17 January 2020 | News
Launched by Shockwave Medical, USA, its an innovative technology that generates sonic pressure waves to break up problematic calcium so that artery can be opened with ease
Dr. Ashok Seth, Chairman Fortis Escorts Heart Institute and his team performed the first case in India using Coronary Shockwave Lithotripsy to open a very difficult and hard calcified blockage in a 70 year patient with a heart attack.
Shockwave Intravascular Lithotripsy is a novel Procedure brings hope for those suffering from an advanced form of coronary artery disease (CAD) having angina or heart attack in which the blockage becomes very hard due to deposit of calcium. This happens in 20% - 25% of the patients especially those who are elderly, diabetic have chronic kidney disease, have long standing blockages or previous bypass surgery. Previously to tackle this heavily calcified blockage there were only drills called Rotablator or ultra-high pressure balloons which are difficult to use and carry risk of rupturing the artery.
Launched by Shockwave Medical, USA, its an innovative technology that generates sonic pressure waves to break up problematic calcium so that artery can be opened with ease and blood flow restored with the placement of a stent. The therapy leverages a similar minimally invasive approach that has been embraced by physicians for decades to treat kidney stones, which are also made up of calcium.
Dr. Ashok Seth, Chairman, Fortis Escorts Heart Institute, New Delhi said, “We are happy to be the first to offer this innovative technology to the benefit of the numerous patients in India undergoing angioplasties. Hardened calcified blockages are a big challenge to treat by angioplasty and stents and is getting commoner. Such blockages can now be opened with ease and safety to give patients the best results for long term. The sonic pressure waves produced when performing Intravascular Lithotripsy give us a novel, safe and proven treatment option to break up the calcified plaque, with potentially less risk of injury to the artery compared to other treatments.”
Dr. Jonathan Hill, Head of Department of Cardiology, King’s College Hospital, London, who has the highest experience with this therapy in the world, was present with Dr. Seth during the first case.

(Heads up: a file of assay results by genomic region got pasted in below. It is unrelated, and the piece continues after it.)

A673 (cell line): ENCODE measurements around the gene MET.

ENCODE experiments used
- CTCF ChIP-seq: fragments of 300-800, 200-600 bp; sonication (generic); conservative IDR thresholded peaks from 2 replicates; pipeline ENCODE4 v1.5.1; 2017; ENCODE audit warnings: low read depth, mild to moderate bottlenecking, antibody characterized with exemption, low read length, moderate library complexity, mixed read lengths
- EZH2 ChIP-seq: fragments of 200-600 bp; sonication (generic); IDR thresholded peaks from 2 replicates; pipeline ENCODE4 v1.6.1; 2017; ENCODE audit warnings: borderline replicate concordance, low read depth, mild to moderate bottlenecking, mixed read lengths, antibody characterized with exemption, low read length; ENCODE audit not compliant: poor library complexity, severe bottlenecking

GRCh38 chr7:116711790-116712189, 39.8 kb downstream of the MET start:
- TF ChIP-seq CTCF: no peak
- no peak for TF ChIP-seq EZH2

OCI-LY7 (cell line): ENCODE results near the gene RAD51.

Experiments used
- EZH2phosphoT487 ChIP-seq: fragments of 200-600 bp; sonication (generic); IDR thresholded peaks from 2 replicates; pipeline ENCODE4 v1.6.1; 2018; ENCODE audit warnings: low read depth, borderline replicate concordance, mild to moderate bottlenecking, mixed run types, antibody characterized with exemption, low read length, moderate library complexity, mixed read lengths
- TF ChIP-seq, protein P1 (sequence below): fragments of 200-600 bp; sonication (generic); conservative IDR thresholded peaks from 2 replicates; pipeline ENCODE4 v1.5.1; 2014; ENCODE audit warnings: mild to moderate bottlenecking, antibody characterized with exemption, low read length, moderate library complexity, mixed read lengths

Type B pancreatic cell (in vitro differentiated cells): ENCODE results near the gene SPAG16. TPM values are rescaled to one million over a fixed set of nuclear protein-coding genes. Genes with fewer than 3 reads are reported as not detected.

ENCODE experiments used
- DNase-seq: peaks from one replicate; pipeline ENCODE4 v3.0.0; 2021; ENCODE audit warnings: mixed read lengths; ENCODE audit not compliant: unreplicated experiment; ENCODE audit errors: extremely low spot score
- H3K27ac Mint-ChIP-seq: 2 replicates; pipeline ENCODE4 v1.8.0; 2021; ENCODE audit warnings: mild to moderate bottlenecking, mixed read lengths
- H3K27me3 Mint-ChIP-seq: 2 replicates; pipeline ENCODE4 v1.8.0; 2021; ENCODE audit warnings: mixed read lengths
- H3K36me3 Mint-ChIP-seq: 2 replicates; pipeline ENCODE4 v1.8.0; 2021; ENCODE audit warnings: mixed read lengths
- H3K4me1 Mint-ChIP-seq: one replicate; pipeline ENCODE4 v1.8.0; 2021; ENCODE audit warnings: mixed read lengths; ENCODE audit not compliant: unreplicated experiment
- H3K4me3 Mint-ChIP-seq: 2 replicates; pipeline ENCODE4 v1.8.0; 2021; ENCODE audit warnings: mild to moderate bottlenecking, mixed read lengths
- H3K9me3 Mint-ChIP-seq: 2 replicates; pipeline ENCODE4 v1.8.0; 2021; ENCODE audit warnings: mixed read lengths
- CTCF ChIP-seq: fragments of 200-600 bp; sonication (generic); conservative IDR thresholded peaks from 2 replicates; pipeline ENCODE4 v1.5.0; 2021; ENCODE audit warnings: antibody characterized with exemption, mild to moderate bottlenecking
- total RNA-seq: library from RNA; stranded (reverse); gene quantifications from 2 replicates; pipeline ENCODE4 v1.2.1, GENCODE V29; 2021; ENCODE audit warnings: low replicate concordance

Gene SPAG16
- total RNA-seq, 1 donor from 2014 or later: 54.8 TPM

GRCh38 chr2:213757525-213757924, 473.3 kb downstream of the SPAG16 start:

He added, “This is a path breaking therapy which is revolutionizing the treatment of hard plaque in Coronary arteries world over and I am glad that this is now available in India to patients in India. This will bring hope for many patients whose arteries could not be opened by balloon angioplasty because of calcium build up and were considered for Bypass Surgeries or left on medical management.”
Calcium slowly develops and progresses to its hardened, bone-like state over the course of several decades of cellular growth and death in diseased plaque within the heart arteries. While it is slow to develop, its impact is immediately encountered when performing procedures in calcified lesions. The calcium’s hardened structure restricts normal artery movement and makes the rigid arterial tissue resistant to traditional balloon therapies that have been designed to compress the plaque within the artery wall to restore normal blood flow. For these reasons, the presence of calcium increases the complexity of most cases and decreases the effectiveness of most treatments.
Gurmit Singh Chugh, CEO, Translumina, partners of Shockwave Medical for India said, “Indian is amongst the 10 countries where this therapy has been launched and we are happy that Indian patients now may not need to travel abroad to get IVL.”
Intravascular Lithotripsy uses a small generator to produce therapeutic sonic pressure waves from a catheter that is threaded through the arterial system to the site of the blockage. The pressure waves pass through the soft vascular tissue, preferentially disrupting the hardened calcified plaque inside the arterial wall by creating a series of micro-fractures. After the calcium has been modified, the artery can be expanded using a low-pressure balloon and a stent, thereby enabling even historically challenging CAD patients to be treated effectively with minimal injury to the vessel.